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How can I convince my husband to vote?

Original post made by American, Palo Alto High School, on Nov 5, 2013

His parents came from a different country and don't vote because their country was corrupt. So every election, my husband and I argue because he doesn't vote.

My grandma came from a different country and voted, using a translator because she couldn't speak English.

Why don't people appreciate America?

Comments (12)

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Posted by Resident
a resident of Another Palo Alto neighborhood
on Nov 5, 2013 at 9:10 am

That is the beauty of true democracy. If someone doesn't want to vote they don't have to. Freedom of choice means just that.

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Posted by Tourist
a resident of Old Palo Alto
on Nov 5, 2013 at 9:54 am

In Australia, voting is mandatory, and it is enforced. If you do not vote, you get a summons to go to court and explain yourself. If found guilty, you pay a big fine.

The price of freedom is eternal vigilance, so sayeth T homes Jefferson.

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Posted by Outside Observer
a resident of another community
on Nov 5, 2013 at 10:00 am

"a different country and don't vote because their country was corrupt"

Seems your husband is a man of principal. The same thing applies here.

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Posted by musical
a resident of Palo Verde
on Nov 5, 2013 at 10:34 am

In Australia the "big fine" for not showing up is $20. You can avoid the fine and still not vote by submitting a blank ballot.

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Posted by Jane Doe
a resident of Another Palo Alto neighborhood
on Nov 5, 2013 at 10:53 am

There are plenty of slackers in America who have been here for many generations and don't vote. Americans don't realize how good we've got it here.

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Posted by John Smith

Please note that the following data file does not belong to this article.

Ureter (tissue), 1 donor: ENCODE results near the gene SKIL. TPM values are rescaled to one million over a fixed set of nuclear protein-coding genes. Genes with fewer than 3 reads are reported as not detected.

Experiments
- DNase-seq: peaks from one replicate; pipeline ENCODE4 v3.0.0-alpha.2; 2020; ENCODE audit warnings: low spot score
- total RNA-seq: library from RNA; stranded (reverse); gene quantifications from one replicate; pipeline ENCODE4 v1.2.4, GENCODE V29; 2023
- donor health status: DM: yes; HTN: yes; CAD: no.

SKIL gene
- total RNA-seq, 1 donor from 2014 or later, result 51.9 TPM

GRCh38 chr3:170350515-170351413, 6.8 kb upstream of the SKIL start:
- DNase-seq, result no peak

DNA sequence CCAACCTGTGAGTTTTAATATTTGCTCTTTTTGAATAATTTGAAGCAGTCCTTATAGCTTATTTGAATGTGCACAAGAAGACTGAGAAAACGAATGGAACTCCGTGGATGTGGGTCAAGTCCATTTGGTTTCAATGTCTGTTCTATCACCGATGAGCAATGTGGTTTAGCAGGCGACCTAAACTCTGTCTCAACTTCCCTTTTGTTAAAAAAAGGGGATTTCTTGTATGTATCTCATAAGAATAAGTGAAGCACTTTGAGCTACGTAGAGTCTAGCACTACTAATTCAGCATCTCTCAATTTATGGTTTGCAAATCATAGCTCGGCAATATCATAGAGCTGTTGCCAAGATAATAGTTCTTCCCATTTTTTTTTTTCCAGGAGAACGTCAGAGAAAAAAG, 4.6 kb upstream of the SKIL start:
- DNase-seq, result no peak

a resident of Nixon School
on Nov 5, 2013 at 11:09 am

It's not easy, but once you convince yourself that you can't change others, you will find peace. "Ignorance is bliss."

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Posted by CrescentParkAnon.
a resident of Crescent Park
on Nov 5, 2013 at 1:06 pm

I vote in every election ... never did any good ... I cannot think of any good reason to vote, or to support the logic of voting the way we do since we vote for candidates or parties - not on issues. We are not getting represent ion, mostly we are getting our time and money wasted to avoid the mistakes of a full on democracy - now we get the mistakes of an uncaring "entitled" elite. We vote to feel like we are on the winning side. When our arbitrary team wins we feel good and validated, when it doesn't we don't. Between voting events we all argue over stuff that doesn't matter anyway.

Is that a good reason? ;-)

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Posted by musical
a resident of Palo Verde
on Nov 5, 2013 at 4:41 pm

Maybe we find out today whether our vote does any good. Love a small turnout -- makes my vote count double, triple, or more!

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Posted by vive la différence
a resident of Crescent Park
on Nov 5, 2013 at 4:52 pm

Is he called Russell Brand? Web Link

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Posted by Outside Observer
a resident of another community
on Nov 5, 2013 at 9:58 pm

Voting would be more useful if we were ever to have options other than the lesser of two evils. If we had a 3rd choice, "None Of The Above", that could go a long way toward getting the corruption out of government. Here is how it would work:

If "None Of The Above" won, then all others running would be barred from running for any political office again, and new candidates selected, and a new election held.